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Bennett CerfBennett Cerf
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Another time, George Oppenheimer, who at that time was a partner of the Viking Press, with Harold Guinzburg and a very close personal friend of mine, made the mistake of telling me that they had been stuck with some anthology of sports stories (baseball by Babe Ruth, football by Red Grange, golf by Gene Sarazen, you know)--one of those phony books where somebody ghosted every article. It hadn't sold at all, and they were stuck with several thousand copies. The Olympic Games were coming to Los Angeles that year. So George said, “I've got a great idea. We're putting a little wrapper around our old book saying, ‘The Olympic Games edition.‘That way we'll get rid of some of them.”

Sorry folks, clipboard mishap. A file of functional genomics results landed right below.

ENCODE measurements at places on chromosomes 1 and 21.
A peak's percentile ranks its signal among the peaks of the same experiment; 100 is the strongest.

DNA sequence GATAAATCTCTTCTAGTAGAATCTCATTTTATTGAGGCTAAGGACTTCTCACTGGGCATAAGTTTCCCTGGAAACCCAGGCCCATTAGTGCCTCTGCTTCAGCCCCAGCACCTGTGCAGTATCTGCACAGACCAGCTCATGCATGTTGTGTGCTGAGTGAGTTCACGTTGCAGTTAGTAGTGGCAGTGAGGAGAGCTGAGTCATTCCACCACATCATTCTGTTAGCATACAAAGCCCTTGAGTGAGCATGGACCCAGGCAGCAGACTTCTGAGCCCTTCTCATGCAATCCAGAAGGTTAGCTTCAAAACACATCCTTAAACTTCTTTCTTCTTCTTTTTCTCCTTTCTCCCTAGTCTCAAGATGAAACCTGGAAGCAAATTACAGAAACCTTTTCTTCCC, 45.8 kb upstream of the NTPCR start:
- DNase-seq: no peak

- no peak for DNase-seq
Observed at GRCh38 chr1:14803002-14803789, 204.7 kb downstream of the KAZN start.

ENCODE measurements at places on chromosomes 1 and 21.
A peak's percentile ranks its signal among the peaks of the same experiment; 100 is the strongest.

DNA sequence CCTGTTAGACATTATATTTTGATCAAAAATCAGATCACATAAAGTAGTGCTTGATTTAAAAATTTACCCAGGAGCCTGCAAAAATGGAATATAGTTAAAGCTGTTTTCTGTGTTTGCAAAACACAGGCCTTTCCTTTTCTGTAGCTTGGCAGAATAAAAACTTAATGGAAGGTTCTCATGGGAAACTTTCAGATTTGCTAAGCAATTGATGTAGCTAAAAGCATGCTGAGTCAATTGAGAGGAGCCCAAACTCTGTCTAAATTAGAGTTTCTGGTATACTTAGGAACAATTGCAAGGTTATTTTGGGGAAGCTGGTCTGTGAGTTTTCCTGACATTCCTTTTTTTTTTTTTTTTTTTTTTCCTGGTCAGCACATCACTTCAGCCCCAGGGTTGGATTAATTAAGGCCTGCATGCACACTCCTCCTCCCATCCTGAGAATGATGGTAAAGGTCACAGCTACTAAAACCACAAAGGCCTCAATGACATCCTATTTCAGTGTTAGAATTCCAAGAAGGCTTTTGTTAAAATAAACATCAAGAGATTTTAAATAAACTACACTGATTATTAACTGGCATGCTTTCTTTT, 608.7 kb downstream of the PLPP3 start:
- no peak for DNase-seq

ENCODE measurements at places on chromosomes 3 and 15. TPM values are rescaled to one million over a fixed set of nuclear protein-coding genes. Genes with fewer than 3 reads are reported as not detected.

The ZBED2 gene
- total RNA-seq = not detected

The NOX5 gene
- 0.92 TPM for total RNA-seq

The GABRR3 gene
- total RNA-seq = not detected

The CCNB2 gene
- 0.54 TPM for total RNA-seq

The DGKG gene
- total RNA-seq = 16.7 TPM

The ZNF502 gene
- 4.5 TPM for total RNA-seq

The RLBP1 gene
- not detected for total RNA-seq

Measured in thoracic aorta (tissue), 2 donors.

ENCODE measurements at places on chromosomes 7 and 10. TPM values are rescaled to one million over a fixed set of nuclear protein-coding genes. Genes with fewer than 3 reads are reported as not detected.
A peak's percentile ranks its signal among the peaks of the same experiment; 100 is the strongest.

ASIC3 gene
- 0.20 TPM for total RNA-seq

I immediately went back to my office and we announced “The Olympic Games edition of The Brothers Karamazov.” Oppenheimer was outraged because it spoiled his whole pitch.

Those were the days when publishers had fun!


You were talking about Gertrude Stein. Did she really make you her slave?


Well, the morning after their arrival, she and Alice Toklas were to come to Random House for the first time. We were on the fifth floor of the building at 20 East 57th Street, on the third floor of this building there was an employment agency for cooks and maids. It was a very elegant agency patronized by all the society people. When Alice Toklas and Gertrude Stein arrived in our building, the elevator boy took

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